Archive for Meet Seeples

Join Seeple Groups for the camaraderie

The fall 2017 class has around 400 students (MPA/MIA) from around the world with different skills, ideas, and professional backgrounds. Do you appreciate the diversity of perspectives, but are concerned about becoming being just another a number? If that’s a “yes,” then that’s exactly why SIPA came up with Seeple Groups (SIPA + People = Seeple). As a Seeple Groups leader, I wanted to share with all of you the value of this initiative. Launched last year for the Class of 2018, the program is designed to do two things: provide incoming students with dedicated support and to foster interdisciplinary camaraderie that cuts across degree programs (MPA and MIA) and areas of study (concentrations and specializations).

Each Seeple Group consists of around 40 first-year MPA/MIA students, and they are led by select second-year students, known as SIPA Peer Advisors (SPA). Advising deans are also paired up with each group. SPAs, like me, provide wisdom from experience on university resources, course selection, and student life. In other words, we’ll tell you where the least-crowded libraries are; how to navigate the school bureaucracy; how tough a professor is; where to find free food; and where the best happy hours are at. (You know, the important stuff.) In all seriousness, if you’re running into issues as a student, the chances are high that someone else has been through it and resolved it. And if the SPA don’t have the answer, they’ll find someone that does.

For example, during orientation week, we had a first-year student from Asia who discovered that his initial housing plans fell through due to circumstances beyond his control. His family was also due to arrive two weeks later. I don’t think we would have learned how dire the situation was if we hadn’t approached him. Leveraging the network of the SPAs, we managed to find a unit that fit his needs. Result: crisis averted.

The groups as a whole build community within the unit through various events planned by SPAs and their group members. The events range from community service and house parties to ice skating in Midtown and secret Seeples gift exchanges. The ultimate goal of Seeple Groups is to provide a vector for students to build meaningful and life-long friendships. It’ll be one of the first networking platforms you’ll encounter at SIPA. You’ll likely form into problem set teams for Quant and Econ. And even if you feel like it’s not working out, there are countless other opportunities to build new relationships (concentration/specialization happy hours, student organizations events, and student-led cultural and policy excursions around the world to name a few).

I was in Seeples Group B aka “the Rumble Bees” (the groups are named after animals/insects). My favorite part about being a SPA is watching the bonds form within the group. I remember meeting the gang during orientation week and doing ice breakers to get everyone to loosen up. Now, I see them lounging together on campus and tagging each other on Facebook during late-night study sessions. When I was deciding between graduate schools, the strength of a school’s network was a key factor for me. SIPA created Seeple Groups to do exactly this.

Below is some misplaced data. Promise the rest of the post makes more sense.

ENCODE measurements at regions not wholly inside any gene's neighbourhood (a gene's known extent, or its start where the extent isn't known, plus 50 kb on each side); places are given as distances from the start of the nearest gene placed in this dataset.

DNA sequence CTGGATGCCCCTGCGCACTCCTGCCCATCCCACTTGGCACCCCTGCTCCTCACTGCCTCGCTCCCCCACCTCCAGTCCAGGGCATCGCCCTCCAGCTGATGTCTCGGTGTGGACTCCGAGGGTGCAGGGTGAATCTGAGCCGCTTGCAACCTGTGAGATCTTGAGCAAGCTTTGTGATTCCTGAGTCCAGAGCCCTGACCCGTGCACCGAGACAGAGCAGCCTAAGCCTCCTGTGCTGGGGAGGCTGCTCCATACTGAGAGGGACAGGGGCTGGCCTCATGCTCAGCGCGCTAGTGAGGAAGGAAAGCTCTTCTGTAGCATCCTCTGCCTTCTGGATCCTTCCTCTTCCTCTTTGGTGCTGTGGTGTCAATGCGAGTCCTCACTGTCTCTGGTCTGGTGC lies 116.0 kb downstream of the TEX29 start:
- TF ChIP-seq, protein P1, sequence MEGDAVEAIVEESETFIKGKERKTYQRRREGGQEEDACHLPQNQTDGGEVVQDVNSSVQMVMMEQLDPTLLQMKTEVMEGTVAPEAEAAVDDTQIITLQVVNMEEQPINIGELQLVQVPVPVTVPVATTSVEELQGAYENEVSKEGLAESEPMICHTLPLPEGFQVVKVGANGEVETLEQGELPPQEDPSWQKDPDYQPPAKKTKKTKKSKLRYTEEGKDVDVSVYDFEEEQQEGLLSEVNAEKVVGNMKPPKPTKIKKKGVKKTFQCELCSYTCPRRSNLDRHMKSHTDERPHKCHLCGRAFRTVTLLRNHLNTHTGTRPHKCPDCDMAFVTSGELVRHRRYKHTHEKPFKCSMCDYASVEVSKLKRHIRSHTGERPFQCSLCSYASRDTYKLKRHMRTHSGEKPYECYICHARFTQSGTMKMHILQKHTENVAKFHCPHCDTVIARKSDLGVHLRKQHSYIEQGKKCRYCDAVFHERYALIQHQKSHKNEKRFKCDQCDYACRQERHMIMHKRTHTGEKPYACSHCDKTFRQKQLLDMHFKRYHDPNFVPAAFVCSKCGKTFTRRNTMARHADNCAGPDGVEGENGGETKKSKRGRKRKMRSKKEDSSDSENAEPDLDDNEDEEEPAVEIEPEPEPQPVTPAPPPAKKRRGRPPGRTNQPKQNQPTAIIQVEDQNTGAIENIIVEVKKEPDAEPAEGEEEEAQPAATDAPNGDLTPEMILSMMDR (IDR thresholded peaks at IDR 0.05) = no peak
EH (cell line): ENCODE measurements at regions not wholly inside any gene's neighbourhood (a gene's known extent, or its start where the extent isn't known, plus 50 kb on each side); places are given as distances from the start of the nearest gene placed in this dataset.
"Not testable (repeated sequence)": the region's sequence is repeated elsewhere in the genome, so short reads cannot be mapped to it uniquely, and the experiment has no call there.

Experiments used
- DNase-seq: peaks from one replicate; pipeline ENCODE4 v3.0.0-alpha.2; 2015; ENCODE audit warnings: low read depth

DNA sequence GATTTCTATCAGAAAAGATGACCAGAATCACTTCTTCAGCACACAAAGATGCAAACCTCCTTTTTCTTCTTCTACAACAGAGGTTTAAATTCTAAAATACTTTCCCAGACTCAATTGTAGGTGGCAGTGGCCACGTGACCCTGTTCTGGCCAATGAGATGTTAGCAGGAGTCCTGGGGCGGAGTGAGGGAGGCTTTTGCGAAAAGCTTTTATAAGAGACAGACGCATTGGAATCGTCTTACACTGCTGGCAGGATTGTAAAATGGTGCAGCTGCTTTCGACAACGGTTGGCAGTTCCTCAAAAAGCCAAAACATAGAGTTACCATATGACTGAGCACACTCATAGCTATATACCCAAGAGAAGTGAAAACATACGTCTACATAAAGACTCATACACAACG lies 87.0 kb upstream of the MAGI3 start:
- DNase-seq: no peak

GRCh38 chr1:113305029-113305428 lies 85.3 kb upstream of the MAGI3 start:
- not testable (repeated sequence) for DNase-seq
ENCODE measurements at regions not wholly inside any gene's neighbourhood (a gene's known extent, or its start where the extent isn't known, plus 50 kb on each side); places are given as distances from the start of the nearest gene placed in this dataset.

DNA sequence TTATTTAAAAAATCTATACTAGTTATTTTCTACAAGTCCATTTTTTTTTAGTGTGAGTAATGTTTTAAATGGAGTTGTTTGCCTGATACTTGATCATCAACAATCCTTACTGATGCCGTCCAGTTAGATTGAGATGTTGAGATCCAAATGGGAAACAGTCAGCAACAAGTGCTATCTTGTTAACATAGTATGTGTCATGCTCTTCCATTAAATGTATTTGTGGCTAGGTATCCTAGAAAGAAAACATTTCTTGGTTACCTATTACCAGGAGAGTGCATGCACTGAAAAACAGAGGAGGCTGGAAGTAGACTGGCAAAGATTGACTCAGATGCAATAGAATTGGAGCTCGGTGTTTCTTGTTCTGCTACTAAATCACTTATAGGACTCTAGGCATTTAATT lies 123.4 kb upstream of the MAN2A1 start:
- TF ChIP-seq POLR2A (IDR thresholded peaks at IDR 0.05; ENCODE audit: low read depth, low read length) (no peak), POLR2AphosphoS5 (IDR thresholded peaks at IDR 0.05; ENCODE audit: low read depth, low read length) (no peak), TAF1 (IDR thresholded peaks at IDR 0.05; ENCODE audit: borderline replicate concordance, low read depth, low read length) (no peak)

[Photo courtesy of Gloria Oh (Seeple Group B Peer Advisor) | Andrew Liu (first row, left) attempting to buzz like a bee with Seeple Group B aka “the Rumble Bees”]

GEN Day 2017 at SIPA

In solidarity with the Columbia undergraduate First-Generation Low Income Partnership (FLIP), SIPA students celebrated GEN Day 2017 on April 10, 2017, to honor and highlight the experiences of first-generation students at Columbia University and at SIPA.

As defined by FLIP, first-generation typically refers to being the first generation of one’s family to achieve the level of education one is pursuing, however, due to distinctions in how one defines family and status, being first-generation can be defined as having a different intellectual, emotional, and academic support system.

Here are brief snapshots into the lives of SIPA first-generation students, as compiled by current student Alejandra Bz.

(Can’t see the images below? You can access them on Facebook here.)

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Social empowerment through pizza

In a video interview with Al Jazeera, pizzeria owner Alejandro Souza, MPA-DP 2013, shares how he’s “teaching people to fish” instead of giving handouts to Mexico City’s homeless population.

Watch the video on Al Jazeera’s website here.

[Photo courtesy of Al Jazeera]

Seeples Spotlight: Amir Safa

This semester the Office of Admissions welcomed three new Program Assistants (PAs) to the team. This week I’m introducing you to each of them in the form of self-interviews. Our last addition to the team is Amir Safa, and he’s concentrating in Economic and Political Development and specializing in Advanced Policy and Economic Analysis. He has a bachelor’s degree from the University College London in archaeology and comes to SIPA with over 10 years experience in the financial industry including investment banking and asset management. For his interview, he elected to write a mini blog post about what SIPA means to him. Here’s what he had to share: